[News] Under attack: how medics died trying to help Gaza's casualties

Anti-Imperialist News news at freedomarchives.org
Tue Mar 24 12:43:27 EDT 2009

Under attack: how medics died trying to help Gaza's casualties


Link includes an 8 minute video. 

Israeli military says medical staff 'take the risk upon themselves'
    * Clancy Chassay
    * guardian.co.uk, Monday 23 March 2009 15.55 GMT

Medical staff and ambulance drivers who attempted 
to assist casualties of the Israeli invasion of 
<http://www.guardian.co.uk/world/gaza>Gaza have 
told the Guardian that they were attacked by 
Israeli forces while trying to carry out their job.

The offensive left 16 medics dead. Nearly all of 
them were killed by Israeli fire while trying to 
save lives, and many more were wounded. According 
to the World Health Organisation, more than half 
of Gaza's 27 hospitals were damaged by Israeli 
bombs. Two clinics were completely destroyed and 44 others received damage.

Dr Moawa Hassenein, the head of Gaza's Red 
Crescent ambulance teams, said it was the worst 
assault he had seen on ambulance workers: "I have 
never seen anything like what happened 
 Never in 
all my years have I seen this many health workers 
and facilities targeted in this way."

In a report released yesterday, Physicians for 
Human Rights 
said there was "certainty" that Israel had 
violated international humanitarian law, with 
attacks on medics, damage to medical buildings, 
indiscriminate attacks on civilians and delays in 
medical treatment for the injured.

"We have noticed a stark decline in IDF [Israeli 
Defence Forces] morals concerning the Palestinian 
population of Gaza, which in reality amounts to a 
contempt for Palestinian lives," said Dani Filc, 
the chairman of the pressure group. On one day – 
4 January – four medics were killed in two separate incidents.

The first saw paramedics Khaled Abu Saada and 
Arafa Abdel Daym hit by an Israeli tank shell 
packed with 8,000 flechettes dart-like nails as 
they moved one of three wounded civilians into their ambulance.

The patient died instantly; the paramedic died on the way to hospital.

Saada was thrown to the ground with three 
flechettes in the back of his head. "I picked 
myself up and found Arafa kneeling down with his 
hands up in the air and praying to God, his body 
was riddled with darts," he said. "The patient 
was in pieces, his head was missing. I was hysterical."

In the second incident, two ambulances called out 
to rescue injured men from a field in the Tel al 
Hawa district of Gaza City were hit by Israeli helicopter fire.

Three medics and a 12-year-old boy, Omar, who was guiding them, were killed.

The Geneva convention explicitly forbids the 
targeting of medics or medical facilities.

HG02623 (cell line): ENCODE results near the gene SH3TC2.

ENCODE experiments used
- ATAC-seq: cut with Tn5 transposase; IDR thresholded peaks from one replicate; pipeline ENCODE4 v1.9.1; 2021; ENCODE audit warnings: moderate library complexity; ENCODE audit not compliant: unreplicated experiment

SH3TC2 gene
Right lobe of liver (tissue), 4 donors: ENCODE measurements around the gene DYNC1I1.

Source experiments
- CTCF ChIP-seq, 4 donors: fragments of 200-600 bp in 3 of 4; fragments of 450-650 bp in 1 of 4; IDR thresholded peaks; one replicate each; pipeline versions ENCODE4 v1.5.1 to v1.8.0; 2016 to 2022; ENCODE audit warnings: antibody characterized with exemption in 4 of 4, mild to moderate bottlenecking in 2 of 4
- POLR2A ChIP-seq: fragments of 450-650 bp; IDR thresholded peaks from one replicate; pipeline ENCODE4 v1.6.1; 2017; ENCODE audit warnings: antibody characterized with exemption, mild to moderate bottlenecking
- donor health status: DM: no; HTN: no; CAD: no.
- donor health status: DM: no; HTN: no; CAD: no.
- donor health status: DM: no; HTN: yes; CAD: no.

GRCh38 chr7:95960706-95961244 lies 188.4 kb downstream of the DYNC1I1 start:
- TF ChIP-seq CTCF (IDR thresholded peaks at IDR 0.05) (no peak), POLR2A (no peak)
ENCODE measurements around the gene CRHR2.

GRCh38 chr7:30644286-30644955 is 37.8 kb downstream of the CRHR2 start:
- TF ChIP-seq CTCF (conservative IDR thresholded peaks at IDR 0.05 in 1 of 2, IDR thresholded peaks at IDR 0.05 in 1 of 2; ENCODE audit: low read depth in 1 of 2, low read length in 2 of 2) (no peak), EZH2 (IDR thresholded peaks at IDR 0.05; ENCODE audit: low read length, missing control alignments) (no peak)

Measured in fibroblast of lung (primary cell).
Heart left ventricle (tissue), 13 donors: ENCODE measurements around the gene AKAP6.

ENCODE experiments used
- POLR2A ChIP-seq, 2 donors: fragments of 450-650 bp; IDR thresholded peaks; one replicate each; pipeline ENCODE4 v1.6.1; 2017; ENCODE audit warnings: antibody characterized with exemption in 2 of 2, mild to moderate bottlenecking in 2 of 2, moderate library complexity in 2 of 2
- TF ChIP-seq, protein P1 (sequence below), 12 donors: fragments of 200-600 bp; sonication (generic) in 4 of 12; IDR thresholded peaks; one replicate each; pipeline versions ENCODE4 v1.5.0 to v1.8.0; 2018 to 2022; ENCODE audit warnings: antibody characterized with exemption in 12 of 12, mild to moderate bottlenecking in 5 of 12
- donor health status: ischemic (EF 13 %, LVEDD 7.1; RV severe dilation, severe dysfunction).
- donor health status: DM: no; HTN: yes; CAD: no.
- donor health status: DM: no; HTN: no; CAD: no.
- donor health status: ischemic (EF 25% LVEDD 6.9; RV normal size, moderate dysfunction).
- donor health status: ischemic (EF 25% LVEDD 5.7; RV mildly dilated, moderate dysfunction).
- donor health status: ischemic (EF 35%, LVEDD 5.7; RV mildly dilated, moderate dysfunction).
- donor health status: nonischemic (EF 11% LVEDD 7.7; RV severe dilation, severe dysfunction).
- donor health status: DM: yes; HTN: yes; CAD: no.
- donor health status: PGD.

"Medical personnel exclusively engaged in the 
search for, or the collection, transport or 
treatment of, the wounded or sick shall be 
respected and protected in all circumstances," it says.

In a statement, the IDF said: "The IDF does not 
target medics or other medical staff. As a part 
of their training, IDF soldiers receive 
instructions on identifying and avoiding injury 
to medical staff in the battlefield.

"However, in light of the difficult reality of 
warfare in the Gaza Strip carried out in urban 
and densely populated areas, medics who operate 
in the area take the risk upon themselves."

The International Committee of the Red Cross went 
further than ever before in criticising Israel's 
attacks on medical staff and facilities during the 23-day Israeli operation.

In one incident, a Red Cross-led convoy of 13 
ambulances carrying wounded to Egypt was fired 
on, despite Israeli clearance for the journey.

The convoy was forced to turn back and two of the 
wounded died after being unable to receive treatment.

Ambulance workers have described more than 30 
incidents in which they were prevented from reaching the injured.

Medics have also said their ambulances were used 
as human shields by the Israeli army. Ambulance 
driver Hassan Kalhout described one such ordeal: 
"They were firing mortars and phosphorus bombs at 
the houses. They placed our vehicles in front of 
them while they continued to fire. They made us 
stay in the ambulances and used us as cover as they fired on civilians."

The Israeli military declined to comment directly 
on why more than half of Gaza's hospitals were 
damaged by Israeli bombing but told the Guardian 
"an extensive post-invasion investigation" was 
under way and that it was looking into 
allegations that hospitals were targeted during the offensive.

Some Israeli officials have said that Palestinian 
fighters were either treated in these hospitals or took shelter in them.

What the Geneva convention says

Preventing care constitutes a serious violation 
of the laws of war. Article 17 of the fourth 
Geneva convention clearly states that "the 
parties to the conflict shall endeavour to 
conclude local agreements for the removal from 
besieged or encircled areas, of wounded, sick, 
infirm, and aged persons, and for the passage of 
ministers of all religions, medical personnel and 
medical equipment on their way to such areas". 
The fourth convention also says hospitals should 
"at all time be respected and protected" by parties at war.

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